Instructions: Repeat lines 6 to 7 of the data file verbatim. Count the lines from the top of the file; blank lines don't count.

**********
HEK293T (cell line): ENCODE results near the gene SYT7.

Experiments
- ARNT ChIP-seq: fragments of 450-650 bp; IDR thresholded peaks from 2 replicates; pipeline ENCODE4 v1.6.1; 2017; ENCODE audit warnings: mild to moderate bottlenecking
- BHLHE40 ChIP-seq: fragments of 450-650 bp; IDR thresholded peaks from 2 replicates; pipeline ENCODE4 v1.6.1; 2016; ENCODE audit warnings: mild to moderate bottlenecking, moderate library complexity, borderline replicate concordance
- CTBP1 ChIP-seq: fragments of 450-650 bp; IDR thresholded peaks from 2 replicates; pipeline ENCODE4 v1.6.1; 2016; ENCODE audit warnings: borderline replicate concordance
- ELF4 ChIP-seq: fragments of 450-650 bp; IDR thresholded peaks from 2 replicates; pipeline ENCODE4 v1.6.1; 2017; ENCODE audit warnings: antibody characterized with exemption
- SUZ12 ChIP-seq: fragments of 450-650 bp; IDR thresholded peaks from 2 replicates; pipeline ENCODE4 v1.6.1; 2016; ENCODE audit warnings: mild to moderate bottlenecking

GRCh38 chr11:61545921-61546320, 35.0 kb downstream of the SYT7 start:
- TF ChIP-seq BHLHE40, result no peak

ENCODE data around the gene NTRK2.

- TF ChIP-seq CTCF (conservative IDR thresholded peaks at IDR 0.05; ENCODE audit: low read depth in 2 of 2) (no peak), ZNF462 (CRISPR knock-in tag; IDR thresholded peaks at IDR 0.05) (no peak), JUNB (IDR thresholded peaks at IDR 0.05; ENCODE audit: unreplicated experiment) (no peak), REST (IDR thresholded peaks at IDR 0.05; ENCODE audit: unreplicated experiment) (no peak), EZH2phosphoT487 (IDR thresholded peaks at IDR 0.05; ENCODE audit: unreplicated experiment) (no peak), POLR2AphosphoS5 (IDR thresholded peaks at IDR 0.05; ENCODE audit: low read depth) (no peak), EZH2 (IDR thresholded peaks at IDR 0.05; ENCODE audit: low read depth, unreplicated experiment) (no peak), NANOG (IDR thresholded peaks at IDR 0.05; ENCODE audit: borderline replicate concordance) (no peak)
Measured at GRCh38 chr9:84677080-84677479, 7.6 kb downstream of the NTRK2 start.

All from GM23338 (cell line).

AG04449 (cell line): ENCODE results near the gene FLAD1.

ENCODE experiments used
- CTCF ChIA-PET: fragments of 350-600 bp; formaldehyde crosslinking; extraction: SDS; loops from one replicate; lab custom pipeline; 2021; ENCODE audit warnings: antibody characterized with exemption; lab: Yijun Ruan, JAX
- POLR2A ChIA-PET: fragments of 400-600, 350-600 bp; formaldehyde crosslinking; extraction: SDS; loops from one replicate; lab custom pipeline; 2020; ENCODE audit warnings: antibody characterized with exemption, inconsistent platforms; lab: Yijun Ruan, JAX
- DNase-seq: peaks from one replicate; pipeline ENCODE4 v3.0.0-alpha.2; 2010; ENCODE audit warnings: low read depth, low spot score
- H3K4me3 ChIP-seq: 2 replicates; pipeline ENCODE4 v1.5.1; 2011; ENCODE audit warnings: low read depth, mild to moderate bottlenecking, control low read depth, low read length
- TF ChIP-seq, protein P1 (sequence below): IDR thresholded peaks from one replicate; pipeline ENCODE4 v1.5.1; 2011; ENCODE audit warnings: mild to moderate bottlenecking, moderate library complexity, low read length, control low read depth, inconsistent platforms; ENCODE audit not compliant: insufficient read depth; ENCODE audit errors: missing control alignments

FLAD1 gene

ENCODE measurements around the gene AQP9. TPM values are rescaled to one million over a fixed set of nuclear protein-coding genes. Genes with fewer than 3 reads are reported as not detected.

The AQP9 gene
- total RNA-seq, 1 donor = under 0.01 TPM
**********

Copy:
- ELF4 ChIP-seq: fragments of 450-650 bp; IDR thresholded peaks from 2 replicates; pipeline ENCODE4 v1.6.1; 2017; ENCODE audit warnings: antibody characterized with exemption
- SUZ12 ChIP-seq: fragments of 450-650 bp; IDR thresholded peaks from 2 replicates; pipeline ENCODE4 v1.6.1; 2016; ENCODE audit warnings: mild to moderate bottlenecking